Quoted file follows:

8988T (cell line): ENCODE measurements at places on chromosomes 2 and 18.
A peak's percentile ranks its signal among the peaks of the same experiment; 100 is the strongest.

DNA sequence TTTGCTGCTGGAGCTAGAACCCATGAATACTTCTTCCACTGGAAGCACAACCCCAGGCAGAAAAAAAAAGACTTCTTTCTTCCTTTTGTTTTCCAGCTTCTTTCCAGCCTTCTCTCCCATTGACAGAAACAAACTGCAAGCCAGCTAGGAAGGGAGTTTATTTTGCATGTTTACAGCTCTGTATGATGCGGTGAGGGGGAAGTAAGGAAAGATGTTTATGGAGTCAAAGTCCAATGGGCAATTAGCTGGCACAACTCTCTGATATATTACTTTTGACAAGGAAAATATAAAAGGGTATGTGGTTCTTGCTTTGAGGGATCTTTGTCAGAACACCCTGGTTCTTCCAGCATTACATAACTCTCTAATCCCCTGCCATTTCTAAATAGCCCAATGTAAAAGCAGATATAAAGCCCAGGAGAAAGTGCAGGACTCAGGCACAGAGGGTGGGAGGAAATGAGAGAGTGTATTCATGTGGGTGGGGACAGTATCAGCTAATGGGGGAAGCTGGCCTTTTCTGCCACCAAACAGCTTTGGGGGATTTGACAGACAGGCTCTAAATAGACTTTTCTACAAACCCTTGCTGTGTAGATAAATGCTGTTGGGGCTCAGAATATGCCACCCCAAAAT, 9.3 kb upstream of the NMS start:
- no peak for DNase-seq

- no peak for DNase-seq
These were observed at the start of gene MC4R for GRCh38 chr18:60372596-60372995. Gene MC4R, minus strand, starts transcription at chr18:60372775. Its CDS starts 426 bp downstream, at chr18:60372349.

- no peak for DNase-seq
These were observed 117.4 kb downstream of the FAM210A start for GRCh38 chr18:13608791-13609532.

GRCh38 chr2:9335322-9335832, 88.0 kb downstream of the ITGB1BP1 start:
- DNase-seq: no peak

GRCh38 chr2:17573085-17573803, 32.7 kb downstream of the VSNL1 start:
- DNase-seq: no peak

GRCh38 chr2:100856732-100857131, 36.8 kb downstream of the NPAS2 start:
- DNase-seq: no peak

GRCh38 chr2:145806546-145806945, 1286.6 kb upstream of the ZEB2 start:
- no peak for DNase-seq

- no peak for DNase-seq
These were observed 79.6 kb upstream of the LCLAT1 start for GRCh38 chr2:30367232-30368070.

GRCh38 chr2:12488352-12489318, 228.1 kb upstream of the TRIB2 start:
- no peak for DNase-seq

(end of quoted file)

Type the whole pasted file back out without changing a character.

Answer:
8988T (cell line): ENCODE measurements at places on chromosomes 2 and 18.
A peak's percentile ranks its signal among the peaks of the same experiment; 100 is the strongest.

DNA sequence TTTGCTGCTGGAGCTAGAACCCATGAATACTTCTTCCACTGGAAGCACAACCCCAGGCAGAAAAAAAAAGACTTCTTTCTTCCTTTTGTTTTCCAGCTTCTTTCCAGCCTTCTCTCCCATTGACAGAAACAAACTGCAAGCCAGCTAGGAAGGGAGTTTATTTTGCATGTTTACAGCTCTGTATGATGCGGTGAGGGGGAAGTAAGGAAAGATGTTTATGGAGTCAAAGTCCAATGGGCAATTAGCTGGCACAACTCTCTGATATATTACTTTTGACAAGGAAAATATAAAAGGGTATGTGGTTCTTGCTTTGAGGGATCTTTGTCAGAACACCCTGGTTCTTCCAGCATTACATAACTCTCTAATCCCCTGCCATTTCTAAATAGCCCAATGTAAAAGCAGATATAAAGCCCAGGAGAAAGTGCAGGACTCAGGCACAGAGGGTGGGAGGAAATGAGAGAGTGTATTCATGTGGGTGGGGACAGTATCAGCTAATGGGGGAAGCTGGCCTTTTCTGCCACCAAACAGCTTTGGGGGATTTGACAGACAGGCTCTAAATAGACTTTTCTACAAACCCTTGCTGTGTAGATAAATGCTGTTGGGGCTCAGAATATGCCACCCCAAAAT, 9.3 kb upstream of the NMS start:
- no peak for DNase-seq

- no peak for DNase-seq
These were observed at the start of gene MC4R for GRCh38 chr18:60372596-60372995. Gene MC4R, minus strand, starts transcription at chr18:60372775. Its CDS starts 426 bp downstream, at chr18:60372349.

- no peak for DNase-seq
These were observed 117.4 kb downstream of the FAM210A start for GRCh38 chr18:13608791-13609532.

GRCh38 chr2:9335322-9335832, 88.0 kb downstream of the ITGB1BP1 start:
- DNase-seq: no peak

GRCh38 chr2:17573085-17573803, 32.7 kb downstream of the VSNL1 start:
- DNase-seq: no peak

GRCh38 chr2:100856732-100857131, 36.8 kb downstream of the NPAS2 start:
- DNase-seq: no peak

GRCh38 chr2:145806546-145806945, 1286.6 kb upstream of the ZEB2 start:
- no peak for DNase-seq

- no peak for DNase-seq
These were observed 79.6 kb upstream of the LCLAT1 start for GRCh38 chr2:30367232-30368070.

GRCh38 chr2:12488352-12489318, 228.1 kb upstream of the TRIB2 start:
- no peak for DNase-seq